Van Hool believes that the financial savings offered by the new equipment will far outweigh the level of investment needed and that it will prove to be cost-effective. “The main purpose of this type of equipment is to improve and change the rail logistics related to tank transport, specifically for the big flows of chemical commodities,” says Dobbelaere. The new tanks will increase flexibility and the speed of loading and unloading compared to using rail tank cars, and it is the users of such tank cars that will be the target audience for the new tanks.
However, convincing what is a rather conservative industry of the benefits of change may not be so straightforward. “During the first presentation of the liquid tank containers of this style [in 2017], the very conservative rail market was sceptical,” recalls Dobbelaere. “Within the last two years, we have seen a big change in vision and mentality towards the products. Whereas the majority were sceptical two years ago, ideas are now being created where these tanks will have their applications.”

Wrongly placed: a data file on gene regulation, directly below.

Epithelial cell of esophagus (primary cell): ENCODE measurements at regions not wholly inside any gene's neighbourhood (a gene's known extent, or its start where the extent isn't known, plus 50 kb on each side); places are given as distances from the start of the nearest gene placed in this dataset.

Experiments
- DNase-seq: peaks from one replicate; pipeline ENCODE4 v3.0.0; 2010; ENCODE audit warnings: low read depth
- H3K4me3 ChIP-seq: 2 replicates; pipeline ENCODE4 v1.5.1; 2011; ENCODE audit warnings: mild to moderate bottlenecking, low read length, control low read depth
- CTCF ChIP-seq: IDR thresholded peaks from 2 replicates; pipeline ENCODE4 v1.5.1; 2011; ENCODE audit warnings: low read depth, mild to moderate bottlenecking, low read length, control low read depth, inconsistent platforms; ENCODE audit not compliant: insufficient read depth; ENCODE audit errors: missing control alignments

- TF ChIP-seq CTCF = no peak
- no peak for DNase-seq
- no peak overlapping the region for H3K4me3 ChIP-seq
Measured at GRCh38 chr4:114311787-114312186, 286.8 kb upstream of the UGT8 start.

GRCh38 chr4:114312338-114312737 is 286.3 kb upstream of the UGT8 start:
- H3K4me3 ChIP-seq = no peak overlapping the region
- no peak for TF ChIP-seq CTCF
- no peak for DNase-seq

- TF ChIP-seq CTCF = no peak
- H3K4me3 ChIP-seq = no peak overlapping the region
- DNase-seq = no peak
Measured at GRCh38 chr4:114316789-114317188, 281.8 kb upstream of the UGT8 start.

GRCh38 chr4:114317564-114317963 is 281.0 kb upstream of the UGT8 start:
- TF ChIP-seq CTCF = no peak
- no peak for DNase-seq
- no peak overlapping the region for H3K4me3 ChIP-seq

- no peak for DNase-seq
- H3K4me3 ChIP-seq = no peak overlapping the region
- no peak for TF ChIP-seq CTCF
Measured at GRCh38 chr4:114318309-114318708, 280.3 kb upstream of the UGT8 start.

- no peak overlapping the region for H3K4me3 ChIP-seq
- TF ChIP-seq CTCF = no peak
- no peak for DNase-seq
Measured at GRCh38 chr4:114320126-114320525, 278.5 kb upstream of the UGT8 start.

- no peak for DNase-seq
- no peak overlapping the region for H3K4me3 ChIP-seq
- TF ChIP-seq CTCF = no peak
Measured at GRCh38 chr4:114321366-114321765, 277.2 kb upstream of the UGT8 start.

Despite the warmer reception in recent months, Bolte explains: “The drawback is that this concept will only work if the infrastructure is available. This could take some time.”
“However, we also received a lot of queries from port authorities about how this type of equipment can be developed further,” adds Dobbelaere. “There have also been conversations with a wider range of businesses about how they can adapt facilities to handle things such as cleaning and so on.”